Meyer Lemon Recipes: Ohio Lemon Blackberry Pie

Posted April 2nd, 2011 in Desserts, Recipe

Not sure what to make with Meyer Lemons? This recipe for Ohio Lemon Blackberry Pie is inspired from a Meyer lemon recipe I saw in the Sacramento Bee. Read more about why I love Meyer Lemons so much in this post about a neighbor who gave me Meyer lemons from her backyard tree.


  • 2 large or 3 small Meyer Lemons
  • 1 ½  cups sugar, divided
  • 1 can Oregon Blackberries, drained
  • Pastry for a two crust 8 or 9 inch pie* 4 eggs
  • Sugar for dusting the top of the pie


Wash lemons thoroughly under hot water. Dry them and trim off stem ends. Slice the lemons as thinly as possible, rind and all. Use a mandoline if you have one). Discard seeds. Place the lemon slices in a bowl with 1 cup of sugar and mix well.  Cover tightly and let stand in the refrigerator 3-5 hours or overnight.  Preheat oven to 450degrees.  Beat the eggs until well mixed. Roll out half the dough. Layer the lemon slices sprinkling the  blackberries evenly, sprinkle the layers with the remaining ½ cup sugar. Pour the beaten eggs over the lemons and blackberries.  Roll out the remaining pastry and fit it over the top of the pie. Trim and crimp the edges. Cut steam vents in the top. Sprinkle sugar over the crust. Place the pie on a baking sheet in the oven and bake for 15 minutes. Reduce the oven temperature to 400 degrees and bake about 20 minutes (check after 15). Remove when the crust is golden and a knife inserted in the center comes out clean.    Let cool to room temperature before serving. Refrigerate leftover pie.

Adapted from “The San Francisco Chronicles Cookbook” attributed to Marion Cunningham


  • 1/2 cup (1 stick) unsalted butter, chilled
  • 3 tablespoons shortening or margarine, chilled
  • 2 cups all-purpose flour
  • 3/4 teaspoon salt
  • 1 tablespoon unflavored white vinegar or lemon juice
  • 4 to 5 tablespoons ice water


Cut up the chilled butter and shortening into small pieces. Measure flour and salt into the work bowl of the food processor fitted with the steel blade. Cover the bowl and pulse quickly (short one-off spurts) 2 or 3 times, to lighten, or sift, the dry ingredients.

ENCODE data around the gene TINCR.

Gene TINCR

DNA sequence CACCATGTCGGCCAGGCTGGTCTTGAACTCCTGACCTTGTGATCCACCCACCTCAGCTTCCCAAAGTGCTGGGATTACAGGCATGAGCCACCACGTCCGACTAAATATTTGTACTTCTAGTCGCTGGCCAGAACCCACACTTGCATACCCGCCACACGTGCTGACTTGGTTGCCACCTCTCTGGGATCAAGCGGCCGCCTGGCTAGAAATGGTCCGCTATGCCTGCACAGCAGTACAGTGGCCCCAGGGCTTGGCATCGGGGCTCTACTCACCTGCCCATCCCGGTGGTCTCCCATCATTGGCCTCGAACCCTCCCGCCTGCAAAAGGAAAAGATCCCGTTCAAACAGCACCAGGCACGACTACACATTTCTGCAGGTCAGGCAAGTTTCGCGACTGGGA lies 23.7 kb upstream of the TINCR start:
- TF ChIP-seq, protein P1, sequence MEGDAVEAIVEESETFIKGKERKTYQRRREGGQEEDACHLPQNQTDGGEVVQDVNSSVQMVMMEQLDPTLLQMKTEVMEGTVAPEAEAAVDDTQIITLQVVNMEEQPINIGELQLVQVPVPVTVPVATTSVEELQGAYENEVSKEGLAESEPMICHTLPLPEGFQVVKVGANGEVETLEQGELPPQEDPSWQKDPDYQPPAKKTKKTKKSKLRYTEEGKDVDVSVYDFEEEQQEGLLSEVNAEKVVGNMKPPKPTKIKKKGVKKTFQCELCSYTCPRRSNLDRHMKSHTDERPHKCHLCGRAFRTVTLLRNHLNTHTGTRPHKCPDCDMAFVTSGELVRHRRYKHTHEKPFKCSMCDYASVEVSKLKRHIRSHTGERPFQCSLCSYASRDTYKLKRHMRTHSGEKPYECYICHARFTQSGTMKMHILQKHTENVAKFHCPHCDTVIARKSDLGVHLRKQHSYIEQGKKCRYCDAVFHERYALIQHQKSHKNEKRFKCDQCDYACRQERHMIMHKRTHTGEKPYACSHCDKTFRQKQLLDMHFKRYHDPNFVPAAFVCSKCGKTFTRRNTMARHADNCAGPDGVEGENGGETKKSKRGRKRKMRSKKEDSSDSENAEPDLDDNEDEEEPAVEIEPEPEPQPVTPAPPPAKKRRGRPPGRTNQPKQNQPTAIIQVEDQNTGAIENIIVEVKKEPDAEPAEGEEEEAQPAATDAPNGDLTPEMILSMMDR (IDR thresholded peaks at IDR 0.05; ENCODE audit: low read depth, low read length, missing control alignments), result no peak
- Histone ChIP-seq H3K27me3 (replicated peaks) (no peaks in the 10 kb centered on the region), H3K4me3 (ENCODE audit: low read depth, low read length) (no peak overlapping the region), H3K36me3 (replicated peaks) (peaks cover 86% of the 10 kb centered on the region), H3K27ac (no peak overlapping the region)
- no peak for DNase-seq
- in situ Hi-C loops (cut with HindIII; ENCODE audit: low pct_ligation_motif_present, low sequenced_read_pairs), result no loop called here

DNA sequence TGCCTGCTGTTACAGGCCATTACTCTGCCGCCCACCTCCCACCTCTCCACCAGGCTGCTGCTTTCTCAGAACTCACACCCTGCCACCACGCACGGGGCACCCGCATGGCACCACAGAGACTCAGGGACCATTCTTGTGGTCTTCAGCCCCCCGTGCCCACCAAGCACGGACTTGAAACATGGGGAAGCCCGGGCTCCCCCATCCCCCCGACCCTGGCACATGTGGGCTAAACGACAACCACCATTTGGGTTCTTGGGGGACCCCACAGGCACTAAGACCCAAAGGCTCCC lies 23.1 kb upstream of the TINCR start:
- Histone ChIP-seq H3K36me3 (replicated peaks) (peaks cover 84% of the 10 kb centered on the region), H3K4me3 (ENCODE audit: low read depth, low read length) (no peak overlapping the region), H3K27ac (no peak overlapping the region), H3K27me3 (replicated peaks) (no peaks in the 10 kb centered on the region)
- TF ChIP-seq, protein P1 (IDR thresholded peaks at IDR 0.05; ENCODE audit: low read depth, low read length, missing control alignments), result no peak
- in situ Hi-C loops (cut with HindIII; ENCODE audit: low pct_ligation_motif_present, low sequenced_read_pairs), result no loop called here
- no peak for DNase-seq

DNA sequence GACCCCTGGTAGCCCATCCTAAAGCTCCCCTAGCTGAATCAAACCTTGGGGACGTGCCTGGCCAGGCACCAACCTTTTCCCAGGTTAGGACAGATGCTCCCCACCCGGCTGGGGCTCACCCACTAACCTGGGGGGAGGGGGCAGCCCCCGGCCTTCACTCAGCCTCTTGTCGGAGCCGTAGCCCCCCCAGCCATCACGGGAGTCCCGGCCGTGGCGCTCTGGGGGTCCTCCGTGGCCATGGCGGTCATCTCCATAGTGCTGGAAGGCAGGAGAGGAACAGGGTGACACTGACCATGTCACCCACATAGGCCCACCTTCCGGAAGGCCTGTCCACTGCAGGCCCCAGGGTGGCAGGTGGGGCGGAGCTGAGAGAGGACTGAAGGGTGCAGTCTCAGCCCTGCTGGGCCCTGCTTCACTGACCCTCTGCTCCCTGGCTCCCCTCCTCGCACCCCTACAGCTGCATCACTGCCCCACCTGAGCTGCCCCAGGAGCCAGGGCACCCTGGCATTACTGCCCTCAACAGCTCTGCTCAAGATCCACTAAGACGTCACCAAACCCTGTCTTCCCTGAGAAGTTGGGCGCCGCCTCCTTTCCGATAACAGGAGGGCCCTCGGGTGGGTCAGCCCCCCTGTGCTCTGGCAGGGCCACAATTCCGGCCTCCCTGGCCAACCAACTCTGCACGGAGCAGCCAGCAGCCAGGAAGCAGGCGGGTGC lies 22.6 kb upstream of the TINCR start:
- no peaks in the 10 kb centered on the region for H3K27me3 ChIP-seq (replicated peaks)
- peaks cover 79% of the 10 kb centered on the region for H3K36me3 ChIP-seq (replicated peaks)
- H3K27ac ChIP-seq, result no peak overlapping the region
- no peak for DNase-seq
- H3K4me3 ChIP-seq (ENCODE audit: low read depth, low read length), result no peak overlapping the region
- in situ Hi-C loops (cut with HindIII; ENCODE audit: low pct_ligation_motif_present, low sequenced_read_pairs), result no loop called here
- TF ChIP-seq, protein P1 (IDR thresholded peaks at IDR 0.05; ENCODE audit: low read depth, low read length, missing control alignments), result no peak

Uncover the bowl and add the cut-up butter and shortening. Process 5 to 10 seconds until the dough has the texture of rough cornmeal.

Through the feed tube, add vinegar or lemon juice. Also add part of the water (no more than 2 tablespoons). Pulse 2 to 3 times.

Add more liquid as needed, following each addition by 2 quick pulses. Watch the dough carefully at this stage, and stop the machine the instant the dough starts to clump together. It will still look rough and lumpy, and you may see specks of butter. This is normal. If it looks too dry and crumbly, sprinkle on a little more water and pulse once more.

Turn off the machine. Lift the cover and pinch the dough between your fingers. If the dough holds together, it is done. Do not allow a dough ball to form on the machine blades, or the pastry will be overworked and tough.

Turn the dough out onto a piece of wax paper. Lift the opposite corners of the paper and press on the dough, forming it into a ball. Wrap the dough and refrigerate 20 to 30 minutes, or several hours, before rolling it out.

Adapted from “As Easy As Pie” by Susan G. Purdy (Collier, 1984).

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